Land & Environment

UCC Assists Northwestern Band of the Shoshone Nation on Habitat Restoration at Boa Ogoi

In October and November, the Utah Conservation Corps (UCC) at Utah State University will begin assisting Northwestern Band of the Shoshone Nation completing habitat restoration at Boa Ogoi, or the Bear River Massacre site.

Over the past 160 years, the riparian habitat along the Bear River, and the river itself, have become severely degraded due to agricultural production. The overall goal of the project is to redevelop the area to bring back the natural habitat as close as possible, to when the tribe lived, and prior to the pioneer farming practices that led to a loss of precious wildlife and native habitat resources.

UCC AmeriCorps crews will be removing Russian olive stands, preparing beaver dam analogs, stabilizing canal banks and preparing biochar to amend soils around the site that will serve as plant nurseries.

“Removal of these Russian olive trees will be an amazing first step to restoring this land,” said Northwestern Band of the Shoshone Nation Vice Chairman Brad Parry. “We are grateful that the UCC has agreed to work with us on this very special project. This is the first step in creating the spiritual feeling we want to create at the site.”

This project will implement the habitat restoration plan that the tribe developed with an interdisciplinary group of graduate students from Utah State University’s Climate Adaptation Science Program that included UCC alumni Will Munger.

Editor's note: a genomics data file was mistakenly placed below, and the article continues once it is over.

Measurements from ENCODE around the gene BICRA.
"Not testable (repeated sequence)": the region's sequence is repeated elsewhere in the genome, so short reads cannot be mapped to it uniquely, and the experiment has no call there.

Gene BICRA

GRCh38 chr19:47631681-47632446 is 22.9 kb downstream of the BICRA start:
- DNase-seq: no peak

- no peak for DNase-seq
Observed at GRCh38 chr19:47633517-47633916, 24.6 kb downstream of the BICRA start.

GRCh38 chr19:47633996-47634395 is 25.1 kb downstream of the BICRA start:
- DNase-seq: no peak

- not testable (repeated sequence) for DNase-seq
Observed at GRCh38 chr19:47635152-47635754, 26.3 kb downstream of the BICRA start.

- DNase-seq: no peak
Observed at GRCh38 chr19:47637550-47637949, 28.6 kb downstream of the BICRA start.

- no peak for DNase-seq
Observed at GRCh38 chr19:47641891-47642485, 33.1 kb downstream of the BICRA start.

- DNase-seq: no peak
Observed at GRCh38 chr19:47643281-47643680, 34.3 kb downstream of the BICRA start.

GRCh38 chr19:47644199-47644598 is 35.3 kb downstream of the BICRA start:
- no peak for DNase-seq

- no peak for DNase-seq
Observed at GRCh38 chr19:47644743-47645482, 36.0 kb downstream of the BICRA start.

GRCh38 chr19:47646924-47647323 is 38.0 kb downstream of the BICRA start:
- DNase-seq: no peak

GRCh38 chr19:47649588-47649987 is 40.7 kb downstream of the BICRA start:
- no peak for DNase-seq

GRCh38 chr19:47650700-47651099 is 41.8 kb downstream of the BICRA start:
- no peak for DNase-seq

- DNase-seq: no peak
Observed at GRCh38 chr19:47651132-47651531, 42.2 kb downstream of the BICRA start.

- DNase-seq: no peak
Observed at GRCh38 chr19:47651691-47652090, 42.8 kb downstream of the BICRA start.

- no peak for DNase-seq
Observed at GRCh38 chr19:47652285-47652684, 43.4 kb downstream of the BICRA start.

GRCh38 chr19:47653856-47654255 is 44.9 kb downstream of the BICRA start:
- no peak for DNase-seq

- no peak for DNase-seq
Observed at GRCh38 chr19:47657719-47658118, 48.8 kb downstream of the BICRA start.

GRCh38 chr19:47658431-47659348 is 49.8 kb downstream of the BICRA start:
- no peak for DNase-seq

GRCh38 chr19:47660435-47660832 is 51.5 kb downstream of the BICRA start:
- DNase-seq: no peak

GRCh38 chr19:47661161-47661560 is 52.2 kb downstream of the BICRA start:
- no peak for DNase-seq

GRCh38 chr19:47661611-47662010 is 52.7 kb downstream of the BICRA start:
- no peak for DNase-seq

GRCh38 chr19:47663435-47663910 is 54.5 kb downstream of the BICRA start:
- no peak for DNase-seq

“It is an honor to work for the Northwestern Band of the Shoshone Nation as they lead the ecological and cultural restoration efforts at Boa Ogoi,” said Munger, the restoration coordinator. “This project is the result of many generations of Shoshone activism to tell their story and care for their sacred lands. This is also a unique opportunity for the Utah Conservation Corps because crew members get to learn about history and ecology from a Shoshone perspective. As someone who first learned about ecological restoration on a UCC crew more than a decade ago, it is very exciting to collaborate with a new generation of conservation workers.”

The UCC, based out of Utah State University’s Center for Community Engagement, was formed in 2001 with a mission to develop the conservation leaders of tomorrow. Since 2001, more than 2,200 UCC AmeriCorps members have served over 1.7 million hours creating or maintaining 4,091 miles of trail and 494 miles of fence, restoring 55,973 acres of public land and reaching 435,606 students with environmental education. More information on UCC can be found at http://www.usu.edu/ucc.

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